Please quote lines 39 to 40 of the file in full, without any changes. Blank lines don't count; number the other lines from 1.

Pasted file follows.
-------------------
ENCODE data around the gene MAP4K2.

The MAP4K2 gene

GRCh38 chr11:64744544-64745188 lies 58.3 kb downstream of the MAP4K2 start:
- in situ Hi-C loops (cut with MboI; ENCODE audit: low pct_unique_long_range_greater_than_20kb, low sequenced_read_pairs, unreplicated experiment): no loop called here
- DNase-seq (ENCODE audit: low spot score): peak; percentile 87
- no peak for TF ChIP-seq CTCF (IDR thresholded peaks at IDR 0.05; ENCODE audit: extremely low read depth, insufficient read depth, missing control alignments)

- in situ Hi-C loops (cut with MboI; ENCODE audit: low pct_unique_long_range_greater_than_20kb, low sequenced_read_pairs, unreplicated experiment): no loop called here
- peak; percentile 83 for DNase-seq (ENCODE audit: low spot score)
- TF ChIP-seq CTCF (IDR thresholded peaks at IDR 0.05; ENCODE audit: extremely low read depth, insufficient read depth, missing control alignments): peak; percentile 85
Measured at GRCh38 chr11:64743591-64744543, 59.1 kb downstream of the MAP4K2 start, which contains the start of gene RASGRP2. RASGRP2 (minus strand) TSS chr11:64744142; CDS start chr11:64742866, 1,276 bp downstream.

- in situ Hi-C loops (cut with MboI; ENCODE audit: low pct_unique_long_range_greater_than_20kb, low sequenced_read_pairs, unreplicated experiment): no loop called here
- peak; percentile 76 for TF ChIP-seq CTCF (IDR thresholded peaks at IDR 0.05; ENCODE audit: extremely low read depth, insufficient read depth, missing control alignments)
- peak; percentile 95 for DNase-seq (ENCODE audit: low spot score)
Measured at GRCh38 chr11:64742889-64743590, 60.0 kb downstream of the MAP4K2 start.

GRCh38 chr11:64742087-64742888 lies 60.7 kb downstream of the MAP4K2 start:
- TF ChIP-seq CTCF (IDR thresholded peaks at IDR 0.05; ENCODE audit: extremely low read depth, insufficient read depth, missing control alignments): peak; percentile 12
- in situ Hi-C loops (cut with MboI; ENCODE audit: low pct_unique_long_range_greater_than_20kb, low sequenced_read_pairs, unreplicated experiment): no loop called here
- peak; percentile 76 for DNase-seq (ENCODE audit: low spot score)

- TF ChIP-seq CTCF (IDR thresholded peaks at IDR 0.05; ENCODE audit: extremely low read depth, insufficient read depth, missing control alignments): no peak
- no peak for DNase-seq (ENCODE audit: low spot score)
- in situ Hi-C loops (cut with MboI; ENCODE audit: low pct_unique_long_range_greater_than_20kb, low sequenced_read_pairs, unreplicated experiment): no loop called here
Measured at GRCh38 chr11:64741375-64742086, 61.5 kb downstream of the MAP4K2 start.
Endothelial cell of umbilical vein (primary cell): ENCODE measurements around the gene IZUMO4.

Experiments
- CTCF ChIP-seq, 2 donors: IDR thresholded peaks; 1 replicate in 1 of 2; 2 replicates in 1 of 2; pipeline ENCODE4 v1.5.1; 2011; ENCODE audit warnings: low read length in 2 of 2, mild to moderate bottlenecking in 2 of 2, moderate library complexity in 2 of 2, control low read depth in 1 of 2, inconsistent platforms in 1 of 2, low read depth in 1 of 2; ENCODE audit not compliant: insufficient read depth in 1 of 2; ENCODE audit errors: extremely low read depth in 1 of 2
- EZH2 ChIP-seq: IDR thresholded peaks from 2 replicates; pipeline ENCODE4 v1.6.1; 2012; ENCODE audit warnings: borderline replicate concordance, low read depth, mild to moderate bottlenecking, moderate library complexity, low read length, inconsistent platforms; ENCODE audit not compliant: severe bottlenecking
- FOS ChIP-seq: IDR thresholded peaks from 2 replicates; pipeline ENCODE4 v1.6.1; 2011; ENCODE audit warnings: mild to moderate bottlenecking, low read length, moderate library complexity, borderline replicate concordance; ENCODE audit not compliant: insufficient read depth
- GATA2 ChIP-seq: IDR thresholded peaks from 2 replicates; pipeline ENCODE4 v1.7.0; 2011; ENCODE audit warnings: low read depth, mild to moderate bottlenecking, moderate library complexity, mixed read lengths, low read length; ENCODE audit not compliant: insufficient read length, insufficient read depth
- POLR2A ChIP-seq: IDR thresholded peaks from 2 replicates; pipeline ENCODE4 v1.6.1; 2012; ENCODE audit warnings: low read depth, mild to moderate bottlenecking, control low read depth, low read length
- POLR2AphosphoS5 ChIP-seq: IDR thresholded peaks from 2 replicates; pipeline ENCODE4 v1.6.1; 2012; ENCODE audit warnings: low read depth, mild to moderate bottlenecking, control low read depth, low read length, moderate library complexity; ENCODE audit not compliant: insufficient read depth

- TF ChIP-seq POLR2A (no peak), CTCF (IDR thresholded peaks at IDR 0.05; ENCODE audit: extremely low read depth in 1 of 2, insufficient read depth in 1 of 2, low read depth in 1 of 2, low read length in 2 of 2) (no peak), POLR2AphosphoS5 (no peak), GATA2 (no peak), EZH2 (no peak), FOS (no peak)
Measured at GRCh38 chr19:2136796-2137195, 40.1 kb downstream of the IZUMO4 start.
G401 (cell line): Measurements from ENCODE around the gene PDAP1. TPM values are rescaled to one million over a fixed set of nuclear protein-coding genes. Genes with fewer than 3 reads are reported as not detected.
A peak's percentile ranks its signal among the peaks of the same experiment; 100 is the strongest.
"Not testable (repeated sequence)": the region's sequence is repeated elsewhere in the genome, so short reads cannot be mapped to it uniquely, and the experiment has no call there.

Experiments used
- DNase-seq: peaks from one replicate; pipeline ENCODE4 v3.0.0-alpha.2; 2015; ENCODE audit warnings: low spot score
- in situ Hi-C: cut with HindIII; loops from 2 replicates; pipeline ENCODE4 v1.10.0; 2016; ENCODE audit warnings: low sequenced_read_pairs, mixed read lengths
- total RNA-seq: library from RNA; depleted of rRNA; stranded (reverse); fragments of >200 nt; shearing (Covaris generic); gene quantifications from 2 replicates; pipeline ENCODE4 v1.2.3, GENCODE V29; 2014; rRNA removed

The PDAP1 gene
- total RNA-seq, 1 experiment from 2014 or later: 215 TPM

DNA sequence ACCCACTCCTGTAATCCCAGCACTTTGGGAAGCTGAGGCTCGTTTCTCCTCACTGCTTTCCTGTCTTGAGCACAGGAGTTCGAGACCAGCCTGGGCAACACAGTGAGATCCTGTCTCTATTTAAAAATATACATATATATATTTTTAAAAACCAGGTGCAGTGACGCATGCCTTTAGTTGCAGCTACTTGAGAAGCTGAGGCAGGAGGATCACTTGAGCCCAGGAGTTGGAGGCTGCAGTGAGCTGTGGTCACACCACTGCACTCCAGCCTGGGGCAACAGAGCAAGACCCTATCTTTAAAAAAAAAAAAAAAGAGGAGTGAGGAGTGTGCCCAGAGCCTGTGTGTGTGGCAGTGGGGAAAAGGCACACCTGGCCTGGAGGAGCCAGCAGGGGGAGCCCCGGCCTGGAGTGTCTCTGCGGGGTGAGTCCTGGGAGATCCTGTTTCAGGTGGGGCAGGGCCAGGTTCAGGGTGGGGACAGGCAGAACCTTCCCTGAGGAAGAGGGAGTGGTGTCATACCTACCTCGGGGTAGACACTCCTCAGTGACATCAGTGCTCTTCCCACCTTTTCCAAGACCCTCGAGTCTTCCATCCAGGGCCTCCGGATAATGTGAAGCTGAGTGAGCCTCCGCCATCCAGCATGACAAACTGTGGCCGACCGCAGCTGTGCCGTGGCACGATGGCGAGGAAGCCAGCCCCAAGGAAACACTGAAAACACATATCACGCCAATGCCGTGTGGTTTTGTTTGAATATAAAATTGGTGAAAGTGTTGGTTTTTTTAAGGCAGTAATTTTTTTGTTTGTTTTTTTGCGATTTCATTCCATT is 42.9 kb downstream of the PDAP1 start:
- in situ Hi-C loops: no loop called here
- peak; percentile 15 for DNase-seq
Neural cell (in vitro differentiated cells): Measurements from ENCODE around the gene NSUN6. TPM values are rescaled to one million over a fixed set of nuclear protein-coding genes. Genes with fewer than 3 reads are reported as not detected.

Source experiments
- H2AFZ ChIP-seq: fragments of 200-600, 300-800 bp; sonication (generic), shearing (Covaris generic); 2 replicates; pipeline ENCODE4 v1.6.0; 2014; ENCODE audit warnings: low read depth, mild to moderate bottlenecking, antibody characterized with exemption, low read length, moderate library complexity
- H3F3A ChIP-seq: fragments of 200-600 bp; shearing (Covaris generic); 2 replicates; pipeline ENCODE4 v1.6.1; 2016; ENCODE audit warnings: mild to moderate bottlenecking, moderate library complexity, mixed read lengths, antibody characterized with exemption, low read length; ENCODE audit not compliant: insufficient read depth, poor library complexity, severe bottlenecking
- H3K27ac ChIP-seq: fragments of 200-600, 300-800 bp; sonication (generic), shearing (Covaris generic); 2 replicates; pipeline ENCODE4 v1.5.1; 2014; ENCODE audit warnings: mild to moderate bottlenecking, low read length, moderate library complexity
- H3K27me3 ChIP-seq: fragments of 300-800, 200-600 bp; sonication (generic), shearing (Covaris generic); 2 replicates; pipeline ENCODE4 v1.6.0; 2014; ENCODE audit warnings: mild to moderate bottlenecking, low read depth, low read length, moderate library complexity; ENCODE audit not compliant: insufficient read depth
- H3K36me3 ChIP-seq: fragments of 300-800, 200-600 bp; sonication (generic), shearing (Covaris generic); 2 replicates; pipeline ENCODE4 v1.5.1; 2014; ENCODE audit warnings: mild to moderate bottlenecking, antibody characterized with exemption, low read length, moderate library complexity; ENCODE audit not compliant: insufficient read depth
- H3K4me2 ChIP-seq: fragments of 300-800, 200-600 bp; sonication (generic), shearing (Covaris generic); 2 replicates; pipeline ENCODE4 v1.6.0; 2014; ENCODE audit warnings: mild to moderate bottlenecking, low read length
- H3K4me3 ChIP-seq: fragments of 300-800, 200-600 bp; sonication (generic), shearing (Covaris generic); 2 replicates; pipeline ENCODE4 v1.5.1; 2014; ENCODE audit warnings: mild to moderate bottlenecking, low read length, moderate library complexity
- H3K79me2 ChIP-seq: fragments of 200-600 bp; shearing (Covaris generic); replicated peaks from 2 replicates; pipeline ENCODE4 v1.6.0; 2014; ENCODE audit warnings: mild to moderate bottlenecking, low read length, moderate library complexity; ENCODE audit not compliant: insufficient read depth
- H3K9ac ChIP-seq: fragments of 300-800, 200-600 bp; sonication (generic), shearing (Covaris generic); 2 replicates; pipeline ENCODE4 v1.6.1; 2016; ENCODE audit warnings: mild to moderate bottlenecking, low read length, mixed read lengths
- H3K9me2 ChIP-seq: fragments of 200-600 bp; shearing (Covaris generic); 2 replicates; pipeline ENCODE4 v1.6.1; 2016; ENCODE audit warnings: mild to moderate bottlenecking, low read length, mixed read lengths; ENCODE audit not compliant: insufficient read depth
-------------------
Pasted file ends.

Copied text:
- total RNA-seq: library from RNA; depleted of rRNA; stranded (reverse); fragments of >200 nt; shearing (Covaris generic); gene quantifications from 2 replicates; pipeline ENCODE4 v1.2.3, GENCODE V29; 2014; rRNA removed

The PDAP1 gene